I miss the grain of Ralph, and the grain

of Ed, and Trixie’s grain, and especially

the grain of Alice, whose pretty, pointed body

would never, ever land on the moon. Alice

was earthbound; Alice was of 

the street, and the bus, and I savored

her tenement kitchen, her world 

of the single bulb and supper, silvery, 

black and white, wrong and right as 

the mopped floor. And Alice was strong: she loved

her husband, no matter how many times

he threatened to send her up—

To the moon, Alice!—his fist high

in the grainy air of their bare room;

she knew where the moon really was

as the music swelled at the end

and she fell, every time, into his

big bag of a kiss like a clear and close

star. And their apartment was gray

as a lunar surface—gray grain on the

small set I’d inherited from my great aunt,

whose name was Dolly, who lived all

her older life with her mother, whose name

was Daisy; imagine, the two of them, years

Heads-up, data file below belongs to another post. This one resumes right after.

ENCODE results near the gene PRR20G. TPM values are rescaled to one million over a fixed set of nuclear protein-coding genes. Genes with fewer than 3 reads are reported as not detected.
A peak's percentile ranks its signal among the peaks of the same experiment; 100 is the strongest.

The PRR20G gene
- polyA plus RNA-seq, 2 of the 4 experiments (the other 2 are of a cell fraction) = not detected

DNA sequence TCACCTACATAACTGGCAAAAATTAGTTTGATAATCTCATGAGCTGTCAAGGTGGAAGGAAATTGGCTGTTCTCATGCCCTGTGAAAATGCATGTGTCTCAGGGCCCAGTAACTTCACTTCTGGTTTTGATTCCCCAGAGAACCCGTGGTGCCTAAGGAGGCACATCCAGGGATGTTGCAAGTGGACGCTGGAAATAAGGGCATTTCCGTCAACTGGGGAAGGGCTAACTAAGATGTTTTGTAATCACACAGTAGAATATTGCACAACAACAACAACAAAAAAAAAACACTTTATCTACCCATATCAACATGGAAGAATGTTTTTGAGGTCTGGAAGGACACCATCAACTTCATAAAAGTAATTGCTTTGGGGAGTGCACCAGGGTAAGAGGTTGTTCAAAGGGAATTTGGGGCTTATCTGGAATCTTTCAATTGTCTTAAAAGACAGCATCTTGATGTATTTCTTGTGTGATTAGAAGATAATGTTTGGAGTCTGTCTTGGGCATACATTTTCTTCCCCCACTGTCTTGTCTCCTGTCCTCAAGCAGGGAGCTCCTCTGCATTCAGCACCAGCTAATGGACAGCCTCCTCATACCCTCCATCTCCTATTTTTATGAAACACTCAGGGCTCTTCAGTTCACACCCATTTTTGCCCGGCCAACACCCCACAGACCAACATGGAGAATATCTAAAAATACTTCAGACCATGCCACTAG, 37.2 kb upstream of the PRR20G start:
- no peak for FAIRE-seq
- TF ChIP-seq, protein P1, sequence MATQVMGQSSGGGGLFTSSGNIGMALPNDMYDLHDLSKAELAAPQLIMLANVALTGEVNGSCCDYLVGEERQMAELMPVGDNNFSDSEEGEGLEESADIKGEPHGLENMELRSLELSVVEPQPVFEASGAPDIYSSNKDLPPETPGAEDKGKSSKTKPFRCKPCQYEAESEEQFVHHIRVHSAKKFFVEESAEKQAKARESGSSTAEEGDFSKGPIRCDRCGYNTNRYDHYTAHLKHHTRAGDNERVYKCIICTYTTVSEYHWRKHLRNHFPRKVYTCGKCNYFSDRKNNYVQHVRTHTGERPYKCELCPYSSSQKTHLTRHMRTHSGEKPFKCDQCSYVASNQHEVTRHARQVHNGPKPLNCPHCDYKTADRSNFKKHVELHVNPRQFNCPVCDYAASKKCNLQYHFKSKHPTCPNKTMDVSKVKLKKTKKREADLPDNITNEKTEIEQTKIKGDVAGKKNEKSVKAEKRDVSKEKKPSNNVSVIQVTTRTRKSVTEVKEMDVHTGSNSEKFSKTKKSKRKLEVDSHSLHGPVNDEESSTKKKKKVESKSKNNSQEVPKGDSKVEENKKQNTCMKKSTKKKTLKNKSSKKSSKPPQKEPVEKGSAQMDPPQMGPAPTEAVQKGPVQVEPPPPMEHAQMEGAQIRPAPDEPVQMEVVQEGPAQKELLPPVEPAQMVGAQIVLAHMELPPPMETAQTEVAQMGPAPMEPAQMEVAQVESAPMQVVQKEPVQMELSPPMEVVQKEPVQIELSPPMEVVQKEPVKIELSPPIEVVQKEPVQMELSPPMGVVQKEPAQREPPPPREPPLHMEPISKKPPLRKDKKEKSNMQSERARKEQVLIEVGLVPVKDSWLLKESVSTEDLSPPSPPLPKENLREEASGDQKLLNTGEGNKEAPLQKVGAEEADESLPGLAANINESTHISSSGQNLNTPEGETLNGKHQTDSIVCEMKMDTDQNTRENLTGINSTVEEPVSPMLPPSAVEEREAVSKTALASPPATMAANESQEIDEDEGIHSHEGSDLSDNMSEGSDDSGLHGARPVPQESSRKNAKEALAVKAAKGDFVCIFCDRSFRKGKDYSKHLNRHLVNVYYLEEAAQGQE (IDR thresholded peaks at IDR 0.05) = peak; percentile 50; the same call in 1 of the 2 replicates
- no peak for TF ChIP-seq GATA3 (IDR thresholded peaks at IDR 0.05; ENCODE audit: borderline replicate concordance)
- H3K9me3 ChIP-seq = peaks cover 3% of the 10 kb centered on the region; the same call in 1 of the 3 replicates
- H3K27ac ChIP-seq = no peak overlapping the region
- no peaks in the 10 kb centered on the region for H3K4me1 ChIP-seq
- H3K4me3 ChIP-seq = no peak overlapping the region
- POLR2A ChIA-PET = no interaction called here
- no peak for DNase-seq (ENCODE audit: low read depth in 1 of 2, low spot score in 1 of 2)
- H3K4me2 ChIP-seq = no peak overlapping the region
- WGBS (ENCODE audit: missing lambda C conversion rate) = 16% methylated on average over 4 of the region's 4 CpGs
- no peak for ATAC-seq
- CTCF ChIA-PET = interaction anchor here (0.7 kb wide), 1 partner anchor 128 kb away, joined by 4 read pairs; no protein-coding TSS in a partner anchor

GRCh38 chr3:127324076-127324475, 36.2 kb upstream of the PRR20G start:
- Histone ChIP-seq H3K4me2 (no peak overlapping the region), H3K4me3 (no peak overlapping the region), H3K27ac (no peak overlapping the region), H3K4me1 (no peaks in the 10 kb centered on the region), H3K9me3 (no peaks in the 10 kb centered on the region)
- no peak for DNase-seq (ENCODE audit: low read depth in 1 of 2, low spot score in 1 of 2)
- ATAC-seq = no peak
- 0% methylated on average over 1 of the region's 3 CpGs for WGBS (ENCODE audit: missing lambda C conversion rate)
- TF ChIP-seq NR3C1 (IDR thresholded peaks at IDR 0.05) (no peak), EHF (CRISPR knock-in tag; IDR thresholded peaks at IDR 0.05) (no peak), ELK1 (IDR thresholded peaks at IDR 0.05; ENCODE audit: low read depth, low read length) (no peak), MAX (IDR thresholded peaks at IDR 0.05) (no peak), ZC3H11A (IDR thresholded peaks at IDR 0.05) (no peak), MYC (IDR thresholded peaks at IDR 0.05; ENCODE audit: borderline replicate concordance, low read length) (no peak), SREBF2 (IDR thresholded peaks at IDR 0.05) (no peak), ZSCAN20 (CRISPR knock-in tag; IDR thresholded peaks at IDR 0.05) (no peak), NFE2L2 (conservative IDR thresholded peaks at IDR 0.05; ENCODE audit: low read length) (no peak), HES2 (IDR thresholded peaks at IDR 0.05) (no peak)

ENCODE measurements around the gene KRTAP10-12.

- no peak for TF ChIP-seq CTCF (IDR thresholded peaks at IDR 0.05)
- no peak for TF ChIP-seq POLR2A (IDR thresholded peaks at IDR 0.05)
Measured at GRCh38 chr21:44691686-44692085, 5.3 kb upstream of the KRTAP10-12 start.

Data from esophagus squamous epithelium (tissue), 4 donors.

in a house as modest and low and dark as a brick.

No man, no moon for them. But I think

they went to the World’s Fair in Chicago,

and maybe—I picture them—maybe they stood 

and considered the Sky Ride: gloves, a brochure

between them, and Look, Dolly—

a thrilling ride across the lagoon.



Laura Newbern’s Love and the Eye was selected by Claudia Rankine as the winner of the 2010 Kore Press First Book Award. Her poems have appeared in the Atlantic Monthly, Poetry, the Oxford American, TriQuarterly, and Stand, and in the anthologies Best New Poets and Urban Nature. An associate professor of English and creative writing at Georgia College and State University, Newbern serves as the poetry editor of Arts & Letters. Her other honors include a residency at Yaddo and a Writer’s Award from the Rona Jaffe Foundation.